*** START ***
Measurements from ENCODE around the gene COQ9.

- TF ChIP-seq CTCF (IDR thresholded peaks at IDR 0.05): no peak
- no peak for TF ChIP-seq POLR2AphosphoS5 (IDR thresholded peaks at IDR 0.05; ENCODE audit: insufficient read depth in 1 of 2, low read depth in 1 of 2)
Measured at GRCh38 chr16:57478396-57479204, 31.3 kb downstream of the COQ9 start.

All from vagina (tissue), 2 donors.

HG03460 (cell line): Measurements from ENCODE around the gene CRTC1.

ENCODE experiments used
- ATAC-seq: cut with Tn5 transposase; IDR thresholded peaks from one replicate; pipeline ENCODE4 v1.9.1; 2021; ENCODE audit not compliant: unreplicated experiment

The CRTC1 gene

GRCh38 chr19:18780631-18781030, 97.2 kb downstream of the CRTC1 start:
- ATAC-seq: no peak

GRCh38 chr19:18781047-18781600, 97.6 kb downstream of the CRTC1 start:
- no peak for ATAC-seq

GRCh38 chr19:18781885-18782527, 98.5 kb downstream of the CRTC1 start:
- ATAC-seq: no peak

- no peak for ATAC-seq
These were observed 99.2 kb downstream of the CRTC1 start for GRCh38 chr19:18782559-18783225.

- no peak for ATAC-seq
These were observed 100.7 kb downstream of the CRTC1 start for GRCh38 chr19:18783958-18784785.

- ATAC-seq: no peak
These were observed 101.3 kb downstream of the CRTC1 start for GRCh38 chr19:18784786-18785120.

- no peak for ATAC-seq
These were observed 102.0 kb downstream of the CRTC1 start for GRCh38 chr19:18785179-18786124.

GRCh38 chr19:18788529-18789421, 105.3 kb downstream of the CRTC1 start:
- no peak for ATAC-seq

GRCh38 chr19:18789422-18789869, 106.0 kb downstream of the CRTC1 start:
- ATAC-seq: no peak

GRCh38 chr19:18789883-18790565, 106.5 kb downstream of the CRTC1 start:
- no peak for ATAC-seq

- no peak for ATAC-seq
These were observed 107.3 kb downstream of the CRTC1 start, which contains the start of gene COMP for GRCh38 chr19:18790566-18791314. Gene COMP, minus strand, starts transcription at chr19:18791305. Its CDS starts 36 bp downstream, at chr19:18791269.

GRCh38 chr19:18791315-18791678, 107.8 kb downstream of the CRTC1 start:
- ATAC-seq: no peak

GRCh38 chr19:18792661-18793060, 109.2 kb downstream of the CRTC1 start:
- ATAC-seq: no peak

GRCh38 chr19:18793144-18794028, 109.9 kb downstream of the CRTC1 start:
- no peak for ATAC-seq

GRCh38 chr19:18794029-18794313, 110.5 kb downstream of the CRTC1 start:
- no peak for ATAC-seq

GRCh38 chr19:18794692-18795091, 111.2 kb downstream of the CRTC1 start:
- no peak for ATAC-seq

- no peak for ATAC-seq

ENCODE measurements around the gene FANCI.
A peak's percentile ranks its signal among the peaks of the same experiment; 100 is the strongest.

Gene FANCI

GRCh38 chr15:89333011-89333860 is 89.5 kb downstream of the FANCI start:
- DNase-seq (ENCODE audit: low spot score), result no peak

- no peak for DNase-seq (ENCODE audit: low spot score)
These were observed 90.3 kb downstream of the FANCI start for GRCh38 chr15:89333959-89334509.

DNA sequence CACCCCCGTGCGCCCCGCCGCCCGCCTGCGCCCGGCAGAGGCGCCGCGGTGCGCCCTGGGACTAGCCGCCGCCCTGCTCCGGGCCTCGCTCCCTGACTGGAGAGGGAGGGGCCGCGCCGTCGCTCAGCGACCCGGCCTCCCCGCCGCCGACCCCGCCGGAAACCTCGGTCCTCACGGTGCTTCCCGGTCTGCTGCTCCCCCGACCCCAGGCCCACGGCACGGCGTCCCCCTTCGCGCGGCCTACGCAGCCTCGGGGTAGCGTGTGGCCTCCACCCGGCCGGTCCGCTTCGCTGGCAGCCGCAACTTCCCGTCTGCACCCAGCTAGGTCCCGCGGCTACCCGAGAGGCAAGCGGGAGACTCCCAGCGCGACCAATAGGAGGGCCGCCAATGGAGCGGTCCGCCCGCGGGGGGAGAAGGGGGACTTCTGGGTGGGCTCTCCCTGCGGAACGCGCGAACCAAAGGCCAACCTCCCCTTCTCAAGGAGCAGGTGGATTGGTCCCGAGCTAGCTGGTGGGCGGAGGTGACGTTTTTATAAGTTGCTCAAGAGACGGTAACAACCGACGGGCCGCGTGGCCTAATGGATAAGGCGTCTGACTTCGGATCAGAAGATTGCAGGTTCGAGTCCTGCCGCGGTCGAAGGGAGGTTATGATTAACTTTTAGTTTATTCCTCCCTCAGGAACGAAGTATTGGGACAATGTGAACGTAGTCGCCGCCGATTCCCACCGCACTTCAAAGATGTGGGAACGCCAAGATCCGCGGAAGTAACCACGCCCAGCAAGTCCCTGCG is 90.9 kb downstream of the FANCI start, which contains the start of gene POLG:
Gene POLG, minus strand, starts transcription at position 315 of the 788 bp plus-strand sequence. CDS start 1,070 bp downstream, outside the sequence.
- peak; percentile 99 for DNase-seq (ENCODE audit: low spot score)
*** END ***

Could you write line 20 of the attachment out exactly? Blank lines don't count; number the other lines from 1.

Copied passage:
- ATAC-seq: no peak